Mehmet Alaca is an academic researcher focusing on Iraq, regional Kurdish politics, and Shia militias in the Middle East. He is currently an Ankara-based diplomatic correspondent and a non-resident fellow at Center for Middle Eastern Studies (ORSAM). Alacais a contributor to Fikra Forum
Conflict over Iraq's Sinjar district has left Yazidis adrift in the complexities of Kurdish politics.
On August 3, 2014, ISIS invaded Sinjar—a district of the Nineveh Governorate in northern Iraq. The invasion resulted in the abduction and enslavement of thousands of Yazidi women and children and the massacre of more than five thousand Yazidis. According to the UN, nearly three thousand kidnapped women and girls remain missing after being trafficked and enslaved in other ISIS-held territories. For a community that has faced countless attempts at genocide, the impacts of this latest tragedy onthe distinct ethno-religious minority group due to their beliefs have carried into today. It is estimated that of the over half million Yazidis who live in this region, a significant proportion continue to live in refugee camps administered by the KRG. Six years after the ISIS attack on the Yazidis, the group appears poised to face another round of threats as the status of Sinjar itself has become a matter of dispute.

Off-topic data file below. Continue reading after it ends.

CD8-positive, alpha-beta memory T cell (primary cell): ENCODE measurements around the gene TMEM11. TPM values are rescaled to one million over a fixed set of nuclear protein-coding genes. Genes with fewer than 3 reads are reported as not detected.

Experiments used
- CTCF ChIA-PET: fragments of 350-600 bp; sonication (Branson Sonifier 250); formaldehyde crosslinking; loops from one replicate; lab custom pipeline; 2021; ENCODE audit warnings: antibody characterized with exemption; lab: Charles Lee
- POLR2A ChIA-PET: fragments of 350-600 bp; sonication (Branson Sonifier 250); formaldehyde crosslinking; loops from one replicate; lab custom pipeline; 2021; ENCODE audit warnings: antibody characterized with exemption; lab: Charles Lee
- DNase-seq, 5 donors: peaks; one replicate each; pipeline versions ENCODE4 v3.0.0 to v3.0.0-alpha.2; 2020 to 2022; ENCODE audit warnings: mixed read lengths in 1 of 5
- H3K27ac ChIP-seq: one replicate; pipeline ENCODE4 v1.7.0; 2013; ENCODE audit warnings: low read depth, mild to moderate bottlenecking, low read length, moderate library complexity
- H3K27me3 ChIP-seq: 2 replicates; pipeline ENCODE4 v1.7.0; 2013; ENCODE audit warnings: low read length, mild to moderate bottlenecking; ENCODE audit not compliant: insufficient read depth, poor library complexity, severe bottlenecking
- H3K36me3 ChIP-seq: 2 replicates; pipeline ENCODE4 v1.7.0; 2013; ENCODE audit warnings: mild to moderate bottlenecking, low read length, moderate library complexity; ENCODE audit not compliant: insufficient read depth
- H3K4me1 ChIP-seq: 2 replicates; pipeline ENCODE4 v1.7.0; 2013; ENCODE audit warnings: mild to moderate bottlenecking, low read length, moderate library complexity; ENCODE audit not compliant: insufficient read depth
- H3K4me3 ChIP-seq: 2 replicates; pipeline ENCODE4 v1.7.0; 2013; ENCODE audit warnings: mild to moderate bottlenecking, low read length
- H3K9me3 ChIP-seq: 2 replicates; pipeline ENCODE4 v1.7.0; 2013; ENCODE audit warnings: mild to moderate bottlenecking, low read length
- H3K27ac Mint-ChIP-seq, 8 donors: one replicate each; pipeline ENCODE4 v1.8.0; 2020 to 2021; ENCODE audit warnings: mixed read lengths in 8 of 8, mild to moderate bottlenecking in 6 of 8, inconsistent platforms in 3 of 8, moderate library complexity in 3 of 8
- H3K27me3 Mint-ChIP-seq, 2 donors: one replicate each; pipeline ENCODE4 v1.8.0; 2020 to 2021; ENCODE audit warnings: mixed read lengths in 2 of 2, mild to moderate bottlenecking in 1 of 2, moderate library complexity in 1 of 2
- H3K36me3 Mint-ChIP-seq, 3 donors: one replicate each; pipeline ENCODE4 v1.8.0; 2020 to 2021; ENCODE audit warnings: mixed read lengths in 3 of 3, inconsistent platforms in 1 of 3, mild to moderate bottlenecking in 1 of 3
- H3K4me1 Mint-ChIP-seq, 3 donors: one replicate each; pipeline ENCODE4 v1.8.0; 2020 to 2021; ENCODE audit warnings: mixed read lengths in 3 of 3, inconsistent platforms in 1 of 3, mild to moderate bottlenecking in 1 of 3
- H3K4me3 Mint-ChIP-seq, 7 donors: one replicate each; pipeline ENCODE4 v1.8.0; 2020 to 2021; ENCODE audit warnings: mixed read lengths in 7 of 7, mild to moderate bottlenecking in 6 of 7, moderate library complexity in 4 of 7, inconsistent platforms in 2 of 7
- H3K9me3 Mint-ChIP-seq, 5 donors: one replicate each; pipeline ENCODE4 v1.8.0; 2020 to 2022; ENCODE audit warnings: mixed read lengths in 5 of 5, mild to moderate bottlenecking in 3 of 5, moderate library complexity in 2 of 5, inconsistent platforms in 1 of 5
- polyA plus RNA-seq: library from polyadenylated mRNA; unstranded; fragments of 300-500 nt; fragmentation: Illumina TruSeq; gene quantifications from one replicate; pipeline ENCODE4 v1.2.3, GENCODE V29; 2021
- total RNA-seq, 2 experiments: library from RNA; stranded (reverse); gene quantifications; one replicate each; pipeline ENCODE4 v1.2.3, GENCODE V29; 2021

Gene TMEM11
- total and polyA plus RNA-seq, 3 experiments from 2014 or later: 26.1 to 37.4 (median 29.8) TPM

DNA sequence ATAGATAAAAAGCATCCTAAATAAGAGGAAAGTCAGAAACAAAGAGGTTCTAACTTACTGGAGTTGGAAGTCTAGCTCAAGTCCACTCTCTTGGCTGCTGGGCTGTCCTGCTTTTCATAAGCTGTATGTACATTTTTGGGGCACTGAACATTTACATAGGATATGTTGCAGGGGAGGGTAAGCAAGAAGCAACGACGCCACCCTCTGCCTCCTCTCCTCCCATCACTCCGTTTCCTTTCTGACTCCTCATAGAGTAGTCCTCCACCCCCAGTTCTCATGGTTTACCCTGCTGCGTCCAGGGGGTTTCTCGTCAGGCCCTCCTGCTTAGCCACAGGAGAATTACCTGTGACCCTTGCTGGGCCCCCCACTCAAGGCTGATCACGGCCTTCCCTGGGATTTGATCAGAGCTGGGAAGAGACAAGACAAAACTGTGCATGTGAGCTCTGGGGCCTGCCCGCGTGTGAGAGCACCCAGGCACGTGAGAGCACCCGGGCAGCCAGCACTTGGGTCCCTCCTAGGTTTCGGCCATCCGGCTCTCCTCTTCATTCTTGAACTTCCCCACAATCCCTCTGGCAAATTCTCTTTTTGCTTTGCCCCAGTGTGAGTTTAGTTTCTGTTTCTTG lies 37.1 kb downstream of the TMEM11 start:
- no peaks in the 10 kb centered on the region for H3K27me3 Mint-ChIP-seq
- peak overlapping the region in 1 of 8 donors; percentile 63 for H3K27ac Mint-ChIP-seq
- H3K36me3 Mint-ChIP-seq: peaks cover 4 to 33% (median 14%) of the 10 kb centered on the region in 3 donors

The Yazidis have recently become torn between the Kurdistan Democratic Party (KDP)—the largest party in the Kurdistan Regional Government (KRG)—and the Kurdistan Workers’ Party (PKK)—a U.S., UK, and Turkish-designated terrorist organization. Though the KDP has general control of the region, the PKK has over five thousand members stationed mostly in the KRG’s rugged mountainous areas, with the power vacuum left by ISIS allowing for a strengthened PKK presence.
A Contested Region